put their attention on the electron, it instead acts like
a particle (physical matter), not a wave. It then goes
through only one opening, not all of them.
Perhaps then matter is insubstantial, composed of
intentions, desires, and ideas—in other words, energy
instead of mass. William Blake could have been
suggesting this possibility when he wrote these famous
lines: “To see a world in a grain of sand/And a heaven
in a wild flower/Hold infinity in the palm of your hand/
And eternity in an hour.”
A Rip in the Seam of Reality
When I was about 7 years old, something happened
that revealed this concept to me in a once-in-a-lifetime event. My father and I were sitting in the
car in our driveway on a lovely, sunny day, having
just returned from an errand. In an instant, a breach
seemed to occur in the universe, but only to me. A
figurative scrim fell apart before me in kaleidoscopic
waves, and I saw with complete truth and certainty
that the car, the house in front of me, and the whole
world around me were not real.
I was simply astonished, aghast. If it had happened
to me when I was an adult, I would have said out
loud: “What’s going on? Hey,
mission control! Did someone
spill coffee on their keyboard?
There’s been a glitch here!
Someone please fix it!”
But back then, I was
Dorothy on the Yellow Brick
Road discovering that the
Wizard of Oz was a fake. I was
Jim Carrey in The Truman
Show learning I had been
oblivious to the fact that my
family was simply acting out
their roles in a reality TV show since my birth. What a
stunning thing to happen to a child! And what in the
world is a 7-year-old to do with this knowledge?
Decades later, I was introduced to holography
when I saw the captivating crystal ball in the Haunted
Mansion at Disney World. This prop plays host to a
precise three-dimensional image of a woman’s face.
When the attraction first opened, as the cars on the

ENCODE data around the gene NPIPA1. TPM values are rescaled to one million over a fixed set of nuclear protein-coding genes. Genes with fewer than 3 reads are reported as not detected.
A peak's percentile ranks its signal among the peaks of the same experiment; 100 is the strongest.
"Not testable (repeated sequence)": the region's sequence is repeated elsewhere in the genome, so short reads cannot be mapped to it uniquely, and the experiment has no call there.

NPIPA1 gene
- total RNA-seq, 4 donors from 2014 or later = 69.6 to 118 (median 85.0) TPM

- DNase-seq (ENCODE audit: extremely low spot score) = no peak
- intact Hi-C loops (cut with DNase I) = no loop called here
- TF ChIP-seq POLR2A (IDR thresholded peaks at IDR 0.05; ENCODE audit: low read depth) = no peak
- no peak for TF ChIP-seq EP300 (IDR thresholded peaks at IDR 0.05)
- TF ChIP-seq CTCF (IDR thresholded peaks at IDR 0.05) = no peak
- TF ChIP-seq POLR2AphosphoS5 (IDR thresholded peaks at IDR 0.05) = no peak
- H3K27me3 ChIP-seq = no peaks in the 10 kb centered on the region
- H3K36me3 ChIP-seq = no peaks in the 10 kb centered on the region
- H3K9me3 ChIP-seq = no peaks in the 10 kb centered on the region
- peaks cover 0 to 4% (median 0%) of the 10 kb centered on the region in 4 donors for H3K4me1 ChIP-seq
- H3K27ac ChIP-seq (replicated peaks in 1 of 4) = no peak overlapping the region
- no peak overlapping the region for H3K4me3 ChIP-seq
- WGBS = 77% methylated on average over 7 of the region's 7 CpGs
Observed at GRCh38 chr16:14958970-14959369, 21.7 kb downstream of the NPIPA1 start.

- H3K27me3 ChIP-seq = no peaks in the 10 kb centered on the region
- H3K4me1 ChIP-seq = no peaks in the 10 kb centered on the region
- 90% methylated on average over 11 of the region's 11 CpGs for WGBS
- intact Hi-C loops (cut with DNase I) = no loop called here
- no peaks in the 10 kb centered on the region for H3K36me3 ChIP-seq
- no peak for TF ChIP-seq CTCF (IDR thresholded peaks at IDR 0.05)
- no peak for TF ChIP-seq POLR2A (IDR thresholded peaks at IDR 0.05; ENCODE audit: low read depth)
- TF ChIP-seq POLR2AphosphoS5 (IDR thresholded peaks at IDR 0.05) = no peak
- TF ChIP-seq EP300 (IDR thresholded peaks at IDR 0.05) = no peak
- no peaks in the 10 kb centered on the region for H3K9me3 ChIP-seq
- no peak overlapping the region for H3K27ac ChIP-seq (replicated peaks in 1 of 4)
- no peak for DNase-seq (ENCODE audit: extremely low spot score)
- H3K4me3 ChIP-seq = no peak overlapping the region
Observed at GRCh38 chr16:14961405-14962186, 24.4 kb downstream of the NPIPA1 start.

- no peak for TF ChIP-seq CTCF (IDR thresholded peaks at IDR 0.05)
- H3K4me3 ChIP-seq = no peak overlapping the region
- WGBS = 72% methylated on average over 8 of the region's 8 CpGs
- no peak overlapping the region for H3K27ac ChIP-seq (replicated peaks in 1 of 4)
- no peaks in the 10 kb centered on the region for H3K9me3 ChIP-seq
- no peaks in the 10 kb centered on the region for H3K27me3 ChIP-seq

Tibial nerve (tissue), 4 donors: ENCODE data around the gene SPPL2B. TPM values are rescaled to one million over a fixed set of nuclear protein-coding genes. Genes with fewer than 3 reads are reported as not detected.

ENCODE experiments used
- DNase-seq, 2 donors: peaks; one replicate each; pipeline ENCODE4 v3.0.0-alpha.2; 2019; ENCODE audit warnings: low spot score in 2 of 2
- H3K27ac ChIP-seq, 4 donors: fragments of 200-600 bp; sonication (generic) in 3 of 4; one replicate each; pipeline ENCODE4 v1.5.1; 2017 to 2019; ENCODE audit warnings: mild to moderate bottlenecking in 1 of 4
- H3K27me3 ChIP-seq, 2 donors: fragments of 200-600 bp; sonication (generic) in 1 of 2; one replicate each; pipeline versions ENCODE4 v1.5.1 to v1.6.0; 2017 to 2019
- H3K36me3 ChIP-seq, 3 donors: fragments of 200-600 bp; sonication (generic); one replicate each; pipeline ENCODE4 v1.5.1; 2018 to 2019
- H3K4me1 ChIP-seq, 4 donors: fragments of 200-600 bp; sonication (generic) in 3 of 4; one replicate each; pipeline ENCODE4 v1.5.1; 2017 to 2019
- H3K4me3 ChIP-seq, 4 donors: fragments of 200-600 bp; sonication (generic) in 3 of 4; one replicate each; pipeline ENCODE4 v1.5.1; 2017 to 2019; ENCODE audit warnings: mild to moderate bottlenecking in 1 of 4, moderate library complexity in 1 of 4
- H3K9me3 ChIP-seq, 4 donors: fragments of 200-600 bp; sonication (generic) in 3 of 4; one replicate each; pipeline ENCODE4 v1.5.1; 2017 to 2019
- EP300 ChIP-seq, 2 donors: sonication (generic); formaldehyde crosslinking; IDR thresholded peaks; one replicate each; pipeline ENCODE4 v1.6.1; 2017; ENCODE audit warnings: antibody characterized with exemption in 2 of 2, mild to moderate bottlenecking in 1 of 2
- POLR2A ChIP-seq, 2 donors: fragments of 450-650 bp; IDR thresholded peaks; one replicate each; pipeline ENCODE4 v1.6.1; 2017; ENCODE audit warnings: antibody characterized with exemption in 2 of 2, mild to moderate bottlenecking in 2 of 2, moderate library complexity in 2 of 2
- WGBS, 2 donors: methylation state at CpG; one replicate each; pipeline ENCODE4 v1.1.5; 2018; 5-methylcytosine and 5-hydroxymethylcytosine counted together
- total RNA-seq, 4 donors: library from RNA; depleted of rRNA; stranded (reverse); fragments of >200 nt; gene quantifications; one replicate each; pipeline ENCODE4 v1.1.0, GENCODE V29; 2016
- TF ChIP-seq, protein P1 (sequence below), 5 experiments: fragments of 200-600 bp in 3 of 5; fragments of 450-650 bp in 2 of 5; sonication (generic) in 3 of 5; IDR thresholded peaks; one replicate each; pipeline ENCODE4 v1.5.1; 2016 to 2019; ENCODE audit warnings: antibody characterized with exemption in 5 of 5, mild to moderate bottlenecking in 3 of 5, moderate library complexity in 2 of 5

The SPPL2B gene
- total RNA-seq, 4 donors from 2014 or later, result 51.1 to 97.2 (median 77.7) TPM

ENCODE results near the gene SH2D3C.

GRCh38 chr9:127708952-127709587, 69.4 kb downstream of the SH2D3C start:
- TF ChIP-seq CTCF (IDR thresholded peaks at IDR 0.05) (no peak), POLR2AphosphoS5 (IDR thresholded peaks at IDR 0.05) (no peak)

tracks circled the ball, the riders could see and hear
her talking and moving her head from many angles. It
was highly engrossing.
The fascinating principle behind holography is the
idea that the boundary around a certain space contains
all the information about what’s inside. Even just a
fragment of the original still contains the whole picture.
If you cut a true hologram in half, for example, each
half contains the whole view of the holographic image.
Years later, as I watched the TV show Star Trek:
The Next Generation, I became familiar with the
concept of holodecks—fictional virtual reality systems
projected in an empty room. Like holograms, the
people and scenery in the holodecks appear completely
real. Within this graphic simulation of any desired
reality, a person can materialize objects or make them
disappear at will. While holodecks are fantasy, I know
from my experience at age 7 that physical reality is
not necessarily what it appears to be. Just for fun,
I occasionally thank people for joining me on my
Science Meets Spirituality
Like me, physicist William Tiller, Ph.D., professor
emeritus of the Department of Materials Science
and Engineering at Stanford University, thinks the
universe is like a holodeck. “We’ve created it as a
vehicle of experience, and we’ve created the laws that
govern it,” he told Michael Talbot in The Holographic
1991). “And when we get
to the frontiers of our
understanding, we can in fact
shift the laws so that we’re
also creating the physics as
we go along.”
When I became a student
of A Course in Miracles, I was
reintroduced to the idea that
the world is just an illusion.
Slowly, my childhood
experience began to make
sense. If the universe isn’t real, then time and space
don’t exist. Living from this perspective, a person
can truly become fearless, relaxed, and accepting
of everything that appears to happen here. We can
Shakespeare wrote, “Life is but a dream, within
a dream.” Many spiritual teachers admonish us to
be in the world but not of the world. This level of
disengagement makes me feel more free—lighter,
less afraid, and quicker to laugh, love, and enjoy life.
More important, I am able to forgive more quickly,
which in my way of thinking is the whole point of
this so-called universe.
particle in the
every other one.